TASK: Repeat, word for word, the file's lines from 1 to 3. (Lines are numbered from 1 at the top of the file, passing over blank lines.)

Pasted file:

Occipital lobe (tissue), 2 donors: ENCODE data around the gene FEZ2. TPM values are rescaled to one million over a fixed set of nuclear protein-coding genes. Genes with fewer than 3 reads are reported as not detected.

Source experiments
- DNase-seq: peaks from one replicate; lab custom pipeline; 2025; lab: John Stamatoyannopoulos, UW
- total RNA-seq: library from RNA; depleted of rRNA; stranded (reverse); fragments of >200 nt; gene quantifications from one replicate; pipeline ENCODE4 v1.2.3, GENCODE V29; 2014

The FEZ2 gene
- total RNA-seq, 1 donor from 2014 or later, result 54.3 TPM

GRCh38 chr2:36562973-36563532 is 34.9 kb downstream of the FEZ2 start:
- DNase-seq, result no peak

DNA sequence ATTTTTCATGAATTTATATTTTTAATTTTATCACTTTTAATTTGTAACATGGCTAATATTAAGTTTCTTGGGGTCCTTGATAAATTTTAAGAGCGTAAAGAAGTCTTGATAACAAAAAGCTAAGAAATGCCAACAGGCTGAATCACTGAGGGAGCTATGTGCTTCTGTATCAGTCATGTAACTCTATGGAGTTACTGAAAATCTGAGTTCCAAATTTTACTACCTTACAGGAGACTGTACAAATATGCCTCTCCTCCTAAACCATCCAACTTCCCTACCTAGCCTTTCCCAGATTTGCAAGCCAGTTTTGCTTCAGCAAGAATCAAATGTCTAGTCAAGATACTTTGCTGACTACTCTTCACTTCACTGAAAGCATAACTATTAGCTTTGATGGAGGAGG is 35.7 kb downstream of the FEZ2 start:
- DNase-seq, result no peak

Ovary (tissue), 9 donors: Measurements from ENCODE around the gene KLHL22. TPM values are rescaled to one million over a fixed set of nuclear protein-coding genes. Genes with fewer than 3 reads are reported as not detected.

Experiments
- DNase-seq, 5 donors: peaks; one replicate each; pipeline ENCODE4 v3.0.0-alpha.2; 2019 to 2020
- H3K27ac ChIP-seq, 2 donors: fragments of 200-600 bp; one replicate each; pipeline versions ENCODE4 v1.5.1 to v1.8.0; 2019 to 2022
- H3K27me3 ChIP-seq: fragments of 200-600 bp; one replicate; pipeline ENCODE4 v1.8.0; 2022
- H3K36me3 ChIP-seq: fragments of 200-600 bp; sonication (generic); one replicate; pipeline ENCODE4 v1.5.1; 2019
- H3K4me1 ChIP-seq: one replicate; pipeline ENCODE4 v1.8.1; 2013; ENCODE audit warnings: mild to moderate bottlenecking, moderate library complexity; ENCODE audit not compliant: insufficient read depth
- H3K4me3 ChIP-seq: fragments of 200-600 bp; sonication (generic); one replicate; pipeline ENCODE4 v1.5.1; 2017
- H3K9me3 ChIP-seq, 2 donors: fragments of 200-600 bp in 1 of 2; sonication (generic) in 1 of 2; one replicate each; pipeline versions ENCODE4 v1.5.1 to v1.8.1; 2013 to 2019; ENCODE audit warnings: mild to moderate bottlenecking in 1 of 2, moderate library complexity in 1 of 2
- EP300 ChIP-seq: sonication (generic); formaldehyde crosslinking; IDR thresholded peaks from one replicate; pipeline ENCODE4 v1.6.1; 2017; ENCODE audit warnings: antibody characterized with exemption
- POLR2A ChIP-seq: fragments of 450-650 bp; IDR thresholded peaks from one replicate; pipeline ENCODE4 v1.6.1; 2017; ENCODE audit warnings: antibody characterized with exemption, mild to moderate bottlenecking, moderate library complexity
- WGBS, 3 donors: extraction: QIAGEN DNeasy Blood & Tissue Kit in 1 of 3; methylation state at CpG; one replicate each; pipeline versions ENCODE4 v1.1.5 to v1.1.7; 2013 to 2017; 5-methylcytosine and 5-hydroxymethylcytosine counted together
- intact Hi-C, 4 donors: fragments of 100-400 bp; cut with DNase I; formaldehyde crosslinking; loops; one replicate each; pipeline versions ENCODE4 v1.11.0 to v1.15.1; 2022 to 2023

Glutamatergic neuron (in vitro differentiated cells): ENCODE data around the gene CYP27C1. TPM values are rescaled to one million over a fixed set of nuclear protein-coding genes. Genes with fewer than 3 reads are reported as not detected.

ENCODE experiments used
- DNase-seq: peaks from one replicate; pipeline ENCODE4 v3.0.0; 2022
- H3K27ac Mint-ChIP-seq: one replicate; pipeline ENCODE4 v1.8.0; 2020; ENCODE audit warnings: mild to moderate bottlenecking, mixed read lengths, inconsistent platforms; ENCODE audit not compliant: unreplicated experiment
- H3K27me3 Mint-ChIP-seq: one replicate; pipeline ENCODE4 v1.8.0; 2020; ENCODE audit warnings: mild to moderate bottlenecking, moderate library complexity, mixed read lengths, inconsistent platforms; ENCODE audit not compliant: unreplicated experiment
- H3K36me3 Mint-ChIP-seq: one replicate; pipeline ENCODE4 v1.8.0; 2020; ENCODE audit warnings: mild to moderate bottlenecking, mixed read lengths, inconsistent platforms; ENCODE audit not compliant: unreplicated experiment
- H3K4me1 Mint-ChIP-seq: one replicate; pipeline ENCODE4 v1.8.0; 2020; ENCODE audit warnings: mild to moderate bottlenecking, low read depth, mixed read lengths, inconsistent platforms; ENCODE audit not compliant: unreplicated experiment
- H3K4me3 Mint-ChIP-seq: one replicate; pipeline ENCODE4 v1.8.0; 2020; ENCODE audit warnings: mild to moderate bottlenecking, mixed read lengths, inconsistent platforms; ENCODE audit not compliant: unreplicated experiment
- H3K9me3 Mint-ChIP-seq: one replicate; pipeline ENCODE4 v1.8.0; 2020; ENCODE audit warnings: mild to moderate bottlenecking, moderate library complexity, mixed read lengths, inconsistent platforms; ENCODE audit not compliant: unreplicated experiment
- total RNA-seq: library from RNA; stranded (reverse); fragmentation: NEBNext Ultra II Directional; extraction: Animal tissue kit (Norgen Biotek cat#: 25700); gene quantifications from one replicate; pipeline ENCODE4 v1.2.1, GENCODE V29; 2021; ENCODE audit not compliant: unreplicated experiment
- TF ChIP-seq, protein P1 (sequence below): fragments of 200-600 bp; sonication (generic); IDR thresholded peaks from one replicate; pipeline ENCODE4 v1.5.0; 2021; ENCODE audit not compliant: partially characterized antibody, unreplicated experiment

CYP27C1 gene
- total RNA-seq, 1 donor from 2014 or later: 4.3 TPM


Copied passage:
Occipital lobe (tissue), 2 donors: ENCODE data around the gene FEZ2. TPM values are rescaled to one million over a fixed set of nuclear protein-coding genes. Genes with fewer than 3 reads are reported as not detected.

Source experiments
- DNase-seq: peaks from one replicate; lab custom pipeline; 2025; lab: John Stamatoyannopoulos, UW